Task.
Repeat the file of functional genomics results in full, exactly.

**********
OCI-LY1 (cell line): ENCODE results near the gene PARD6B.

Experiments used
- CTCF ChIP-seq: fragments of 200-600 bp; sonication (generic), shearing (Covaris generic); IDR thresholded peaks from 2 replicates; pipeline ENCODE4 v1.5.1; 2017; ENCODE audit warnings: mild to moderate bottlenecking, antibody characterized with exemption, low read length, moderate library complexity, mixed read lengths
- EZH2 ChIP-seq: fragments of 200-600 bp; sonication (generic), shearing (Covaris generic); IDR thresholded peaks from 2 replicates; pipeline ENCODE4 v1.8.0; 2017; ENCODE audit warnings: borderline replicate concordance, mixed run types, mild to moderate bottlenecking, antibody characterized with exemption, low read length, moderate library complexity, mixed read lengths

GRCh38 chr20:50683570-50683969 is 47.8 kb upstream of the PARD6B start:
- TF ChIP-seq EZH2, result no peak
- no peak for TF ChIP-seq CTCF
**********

OCI-LY1 (cell line): ENCODE results near the gene PARD6B.

Experiments used
- CTCF ChIP-seq: fragments of 200-600 bp; sonication (generic), shearing (Covaris generic); IDR thresholded peaks from 2 replicates; pipeline ENCODE4 v1.5.1; 2017; ENCODE audit warnings: mild to moderate bottlenecking, antibody characterized with exemption, low read length, moderate library complexity, mixed read lengths
- EZH2 ChIP-seq: fragments of 200-600 bp; sonication (generic), shearing (Covaris generic); IDR thresholded peaks from 2 replicates; pipeline ENCODE4 v1.8.0; 2017; ENCODE audit warnings: borderline replicate concordance, mixed run types, mild to moderate bottlenecking, antibody characterized with exemption, low read length, moderate library complexity, mixed read lengths

GRCh38 chr20:50683570-50683969 is 47.8 kb upstream of the PARD6B start:
- TF ChIP-seq EZH2, result no peak
- no peak for TF ChIP-seq CTCF